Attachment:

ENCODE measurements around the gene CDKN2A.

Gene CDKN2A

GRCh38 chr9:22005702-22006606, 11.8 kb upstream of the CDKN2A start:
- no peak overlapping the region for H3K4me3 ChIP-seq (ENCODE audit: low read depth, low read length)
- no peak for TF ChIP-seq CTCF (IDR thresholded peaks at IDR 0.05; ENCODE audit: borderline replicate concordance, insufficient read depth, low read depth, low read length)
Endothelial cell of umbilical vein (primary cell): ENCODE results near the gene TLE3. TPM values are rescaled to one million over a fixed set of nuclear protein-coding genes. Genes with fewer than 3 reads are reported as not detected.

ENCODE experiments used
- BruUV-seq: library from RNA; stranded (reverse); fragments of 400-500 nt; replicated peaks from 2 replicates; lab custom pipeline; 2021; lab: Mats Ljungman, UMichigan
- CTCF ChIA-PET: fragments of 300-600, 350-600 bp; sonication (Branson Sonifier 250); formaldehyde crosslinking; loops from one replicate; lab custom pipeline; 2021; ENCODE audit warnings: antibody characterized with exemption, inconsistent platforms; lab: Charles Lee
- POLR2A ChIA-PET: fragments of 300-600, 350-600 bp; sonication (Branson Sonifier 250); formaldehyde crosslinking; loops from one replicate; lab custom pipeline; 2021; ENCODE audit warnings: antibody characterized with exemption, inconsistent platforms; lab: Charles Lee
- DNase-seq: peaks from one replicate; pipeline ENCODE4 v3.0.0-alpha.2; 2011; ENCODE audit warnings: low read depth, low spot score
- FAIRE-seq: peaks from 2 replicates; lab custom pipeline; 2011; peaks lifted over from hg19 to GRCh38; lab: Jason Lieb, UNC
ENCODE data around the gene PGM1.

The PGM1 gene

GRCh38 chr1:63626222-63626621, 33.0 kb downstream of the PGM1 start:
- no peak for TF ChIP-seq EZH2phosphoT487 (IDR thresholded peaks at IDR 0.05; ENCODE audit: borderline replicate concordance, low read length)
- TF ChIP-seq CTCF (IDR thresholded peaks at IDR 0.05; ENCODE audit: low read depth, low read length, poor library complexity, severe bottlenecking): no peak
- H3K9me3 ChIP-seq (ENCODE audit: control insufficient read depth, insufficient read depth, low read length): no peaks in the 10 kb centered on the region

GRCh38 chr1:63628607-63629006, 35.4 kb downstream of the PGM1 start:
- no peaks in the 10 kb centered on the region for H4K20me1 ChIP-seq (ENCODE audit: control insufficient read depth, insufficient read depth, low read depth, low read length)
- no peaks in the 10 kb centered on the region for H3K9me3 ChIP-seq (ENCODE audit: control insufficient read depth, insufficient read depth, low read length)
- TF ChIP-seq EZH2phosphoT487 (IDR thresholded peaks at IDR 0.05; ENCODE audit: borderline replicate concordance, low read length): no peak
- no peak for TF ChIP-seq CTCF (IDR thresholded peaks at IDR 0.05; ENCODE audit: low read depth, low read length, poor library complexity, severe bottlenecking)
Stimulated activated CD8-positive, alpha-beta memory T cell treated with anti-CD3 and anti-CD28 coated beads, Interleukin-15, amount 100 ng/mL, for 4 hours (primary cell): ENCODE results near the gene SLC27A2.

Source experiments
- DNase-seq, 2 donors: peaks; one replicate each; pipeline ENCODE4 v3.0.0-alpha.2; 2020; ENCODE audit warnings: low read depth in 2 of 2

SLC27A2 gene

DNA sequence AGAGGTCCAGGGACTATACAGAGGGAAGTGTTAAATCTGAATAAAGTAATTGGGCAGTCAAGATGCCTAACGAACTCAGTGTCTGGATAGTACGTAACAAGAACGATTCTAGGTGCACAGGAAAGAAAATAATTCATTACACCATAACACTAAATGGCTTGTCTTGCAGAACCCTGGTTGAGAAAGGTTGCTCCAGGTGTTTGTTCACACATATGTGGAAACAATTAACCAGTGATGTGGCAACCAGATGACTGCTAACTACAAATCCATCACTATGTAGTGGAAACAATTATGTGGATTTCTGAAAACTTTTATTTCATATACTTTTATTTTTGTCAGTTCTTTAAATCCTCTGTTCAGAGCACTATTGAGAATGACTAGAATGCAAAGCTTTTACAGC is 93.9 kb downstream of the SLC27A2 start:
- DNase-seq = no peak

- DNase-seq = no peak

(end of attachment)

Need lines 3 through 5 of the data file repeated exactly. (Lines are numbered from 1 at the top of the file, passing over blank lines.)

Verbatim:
GRCh38 chr9:22005702-22006606, 11.8 kb upstream of the CDKN2A start:
- no peak overlapping the region for H3K4me3 ChIP-seq (ENCODE audit: low read depth, low read length)
- no peak for TF ChIP-seq CTCF (IDR thresholded peaks at IDR 0.05; ENCODE audit: borderline replicate concordance, insufficient read depth, low read depth, low read length)